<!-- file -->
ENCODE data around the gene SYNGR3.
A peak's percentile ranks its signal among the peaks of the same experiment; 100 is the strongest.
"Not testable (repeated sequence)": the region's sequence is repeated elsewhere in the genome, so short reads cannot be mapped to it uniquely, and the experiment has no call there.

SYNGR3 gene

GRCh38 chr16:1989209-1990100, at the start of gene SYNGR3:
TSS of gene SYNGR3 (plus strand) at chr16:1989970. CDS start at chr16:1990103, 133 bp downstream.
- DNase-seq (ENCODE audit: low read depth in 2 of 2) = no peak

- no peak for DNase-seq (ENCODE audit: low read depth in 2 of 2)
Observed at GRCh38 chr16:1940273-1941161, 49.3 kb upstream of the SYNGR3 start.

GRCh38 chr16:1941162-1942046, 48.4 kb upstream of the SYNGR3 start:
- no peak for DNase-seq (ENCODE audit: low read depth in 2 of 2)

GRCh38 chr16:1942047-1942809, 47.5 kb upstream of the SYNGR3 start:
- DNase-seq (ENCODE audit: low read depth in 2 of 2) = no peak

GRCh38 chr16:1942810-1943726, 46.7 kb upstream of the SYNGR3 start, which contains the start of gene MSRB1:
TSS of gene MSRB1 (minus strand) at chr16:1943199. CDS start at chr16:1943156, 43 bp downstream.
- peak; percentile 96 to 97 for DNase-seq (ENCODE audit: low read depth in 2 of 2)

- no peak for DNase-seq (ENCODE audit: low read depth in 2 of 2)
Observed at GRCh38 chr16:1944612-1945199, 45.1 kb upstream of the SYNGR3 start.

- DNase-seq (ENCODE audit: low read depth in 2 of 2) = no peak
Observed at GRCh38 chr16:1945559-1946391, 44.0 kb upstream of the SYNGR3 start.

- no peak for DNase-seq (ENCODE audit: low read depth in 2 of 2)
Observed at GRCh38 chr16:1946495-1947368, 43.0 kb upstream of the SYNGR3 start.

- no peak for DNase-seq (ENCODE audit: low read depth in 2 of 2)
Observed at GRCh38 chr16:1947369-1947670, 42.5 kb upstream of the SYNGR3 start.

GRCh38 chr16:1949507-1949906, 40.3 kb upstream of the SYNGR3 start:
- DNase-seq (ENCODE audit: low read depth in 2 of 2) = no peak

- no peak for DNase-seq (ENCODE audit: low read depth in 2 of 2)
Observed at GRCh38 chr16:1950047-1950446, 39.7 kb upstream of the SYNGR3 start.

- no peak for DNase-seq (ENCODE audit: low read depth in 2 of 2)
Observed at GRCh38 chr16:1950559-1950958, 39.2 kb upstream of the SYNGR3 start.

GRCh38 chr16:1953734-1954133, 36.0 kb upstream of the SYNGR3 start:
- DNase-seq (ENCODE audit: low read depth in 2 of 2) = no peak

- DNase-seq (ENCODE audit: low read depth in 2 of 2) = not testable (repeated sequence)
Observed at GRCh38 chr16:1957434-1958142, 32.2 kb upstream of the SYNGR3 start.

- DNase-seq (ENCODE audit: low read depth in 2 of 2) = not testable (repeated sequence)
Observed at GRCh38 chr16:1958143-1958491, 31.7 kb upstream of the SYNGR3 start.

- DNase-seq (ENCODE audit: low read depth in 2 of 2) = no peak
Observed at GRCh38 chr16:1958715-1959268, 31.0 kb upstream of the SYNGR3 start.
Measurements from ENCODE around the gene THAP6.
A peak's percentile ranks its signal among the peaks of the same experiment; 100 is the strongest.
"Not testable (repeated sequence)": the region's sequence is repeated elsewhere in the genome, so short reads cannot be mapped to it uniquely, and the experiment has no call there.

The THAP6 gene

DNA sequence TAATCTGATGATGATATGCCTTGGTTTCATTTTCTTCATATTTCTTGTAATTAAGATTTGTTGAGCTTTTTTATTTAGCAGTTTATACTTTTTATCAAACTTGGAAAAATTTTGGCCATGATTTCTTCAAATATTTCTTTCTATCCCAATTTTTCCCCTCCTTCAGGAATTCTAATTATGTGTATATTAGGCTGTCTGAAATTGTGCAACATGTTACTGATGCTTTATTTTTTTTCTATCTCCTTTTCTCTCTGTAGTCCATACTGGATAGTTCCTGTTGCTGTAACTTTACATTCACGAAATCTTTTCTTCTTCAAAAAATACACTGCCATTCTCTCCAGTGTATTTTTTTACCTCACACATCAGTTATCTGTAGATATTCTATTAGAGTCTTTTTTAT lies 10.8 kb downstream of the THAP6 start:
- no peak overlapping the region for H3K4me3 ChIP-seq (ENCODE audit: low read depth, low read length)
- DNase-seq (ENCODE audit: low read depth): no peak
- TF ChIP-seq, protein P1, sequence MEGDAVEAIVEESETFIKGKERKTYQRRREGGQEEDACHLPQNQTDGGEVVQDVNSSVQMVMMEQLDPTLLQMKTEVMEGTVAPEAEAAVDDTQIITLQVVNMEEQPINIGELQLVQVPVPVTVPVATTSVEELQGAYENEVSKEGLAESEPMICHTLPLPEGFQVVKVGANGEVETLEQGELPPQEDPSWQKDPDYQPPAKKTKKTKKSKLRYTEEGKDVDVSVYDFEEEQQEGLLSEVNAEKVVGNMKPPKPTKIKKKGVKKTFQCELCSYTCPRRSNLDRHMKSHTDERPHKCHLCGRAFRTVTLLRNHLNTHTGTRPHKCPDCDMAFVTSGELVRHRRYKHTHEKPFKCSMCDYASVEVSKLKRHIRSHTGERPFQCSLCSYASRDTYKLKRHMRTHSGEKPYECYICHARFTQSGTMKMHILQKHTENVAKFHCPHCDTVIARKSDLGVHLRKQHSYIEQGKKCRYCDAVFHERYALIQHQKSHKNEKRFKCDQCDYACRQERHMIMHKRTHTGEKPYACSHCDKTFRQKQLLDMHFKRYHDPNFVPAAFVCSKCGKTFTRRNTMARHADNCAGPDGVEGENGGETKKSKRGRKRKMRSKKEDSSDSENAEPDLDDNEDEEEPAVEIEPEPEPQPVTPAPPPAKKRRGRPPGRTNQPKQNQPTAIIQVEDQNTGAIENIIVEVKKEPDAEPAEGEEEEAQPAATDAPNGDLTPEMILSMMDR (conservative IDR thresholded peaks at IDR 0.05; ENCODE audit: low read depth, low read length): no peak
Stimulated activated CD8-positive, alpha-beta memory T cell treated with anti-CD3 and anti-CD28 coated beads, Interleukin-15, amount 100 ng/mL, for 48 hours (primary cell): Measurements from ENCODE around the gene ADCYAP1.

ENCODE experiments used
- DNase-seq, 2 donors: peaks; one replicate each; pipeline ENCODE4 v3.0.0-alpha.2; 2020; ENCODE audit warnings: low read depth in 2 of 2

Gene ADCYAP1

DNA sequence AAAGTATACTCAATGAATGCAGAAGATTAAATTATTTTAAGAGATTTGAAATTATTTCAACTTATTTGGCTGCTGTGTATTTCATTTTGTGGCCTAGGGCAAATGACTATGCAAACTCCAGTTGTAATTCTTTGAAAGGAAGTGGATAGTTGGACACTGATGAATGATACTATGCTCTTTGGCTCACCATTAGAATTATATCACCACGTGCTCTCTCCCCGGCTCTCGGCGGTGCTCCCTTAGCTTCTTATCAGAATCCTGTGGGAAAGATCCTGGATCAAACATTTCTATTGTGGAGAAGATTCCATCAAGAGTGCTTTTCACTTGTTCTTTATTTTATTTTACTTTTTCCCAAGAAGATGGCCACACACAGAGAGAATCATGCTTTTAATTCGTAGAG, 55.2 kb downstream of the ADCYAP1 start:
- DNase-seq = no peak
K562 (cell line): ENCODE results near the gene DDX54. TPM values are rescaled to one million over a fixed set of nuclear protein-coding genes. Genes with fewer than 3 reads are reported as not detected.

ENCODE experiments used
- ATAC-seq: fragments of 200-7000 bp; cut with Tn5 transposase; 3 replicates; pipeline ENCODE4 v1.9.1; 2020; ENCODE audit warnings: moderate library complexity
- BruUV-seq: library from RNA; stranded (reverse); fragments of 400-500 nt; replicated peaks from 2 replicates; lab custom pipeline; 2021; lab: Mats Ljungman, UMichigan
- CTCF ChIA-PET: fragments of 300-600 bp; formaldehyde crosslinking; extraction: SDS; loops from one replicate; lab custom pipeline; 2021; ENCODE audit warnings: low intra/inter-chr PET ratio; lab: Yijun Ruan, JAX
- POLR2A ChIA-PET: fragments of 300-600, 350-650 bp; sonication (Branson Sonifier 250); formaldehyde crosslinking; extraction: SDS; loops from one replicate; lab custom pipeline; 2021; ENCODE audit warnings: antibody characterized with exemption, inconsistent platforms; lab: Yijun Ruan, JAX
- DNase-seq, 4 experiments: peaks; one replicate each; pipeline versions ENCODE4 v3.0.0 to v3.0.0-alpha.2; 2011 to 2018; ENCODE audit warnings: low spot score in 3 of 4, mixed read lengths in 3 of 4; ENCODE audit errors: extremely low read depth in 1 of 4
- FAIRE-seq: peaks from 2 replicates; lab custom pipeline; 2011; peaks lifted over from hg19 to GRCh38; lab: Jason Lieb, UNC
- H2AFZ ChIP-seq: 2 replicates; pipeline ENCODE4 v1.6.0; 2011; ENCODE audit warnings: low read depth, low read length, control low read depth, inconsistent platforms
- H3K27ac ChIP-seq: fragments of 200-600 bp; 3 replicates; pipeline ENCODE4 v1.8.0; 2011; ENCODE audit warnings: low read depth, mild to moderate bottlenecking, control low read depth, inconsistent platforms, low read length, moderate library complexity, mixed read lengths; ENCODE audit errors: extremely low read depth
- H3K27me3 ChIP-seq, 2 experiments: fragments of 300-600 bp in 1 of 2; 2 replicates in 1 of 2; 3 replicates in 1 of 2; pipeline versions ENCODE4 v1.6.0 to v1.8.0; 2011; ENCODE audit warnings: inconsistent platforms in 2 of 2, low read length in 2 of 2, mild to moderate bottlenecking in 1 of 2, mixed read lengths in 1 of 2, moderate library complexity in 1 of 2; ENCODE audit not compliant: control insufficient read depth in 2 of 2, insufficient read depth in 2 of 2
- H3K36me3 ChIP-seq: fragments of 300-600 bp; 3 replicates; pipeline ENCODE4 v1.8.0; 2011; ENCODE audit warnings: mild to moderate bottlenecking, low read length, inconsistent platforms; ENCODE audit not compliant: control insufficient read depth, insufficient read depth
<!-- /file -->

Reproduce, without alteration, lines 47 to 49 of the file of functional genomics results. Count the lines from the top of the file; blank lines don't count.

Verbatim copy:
Stimulated activated CD8-positive, alpha-beta memory T cell treated with anti-CD3 and anti-CD28 coated beads, Interleukin-15, amount 100 ng/mL, for 48 hours (primary cell): Measurements from ENCODE around the gene ADCYAP1.

ENCODE experiments used
- DNase-seq, 2 donors: peaks; one replicate each; pipeline ENCODE4 v3.0.0-alpha.2; 2020; ENCODE audit warnings: low read depth in 2 of 2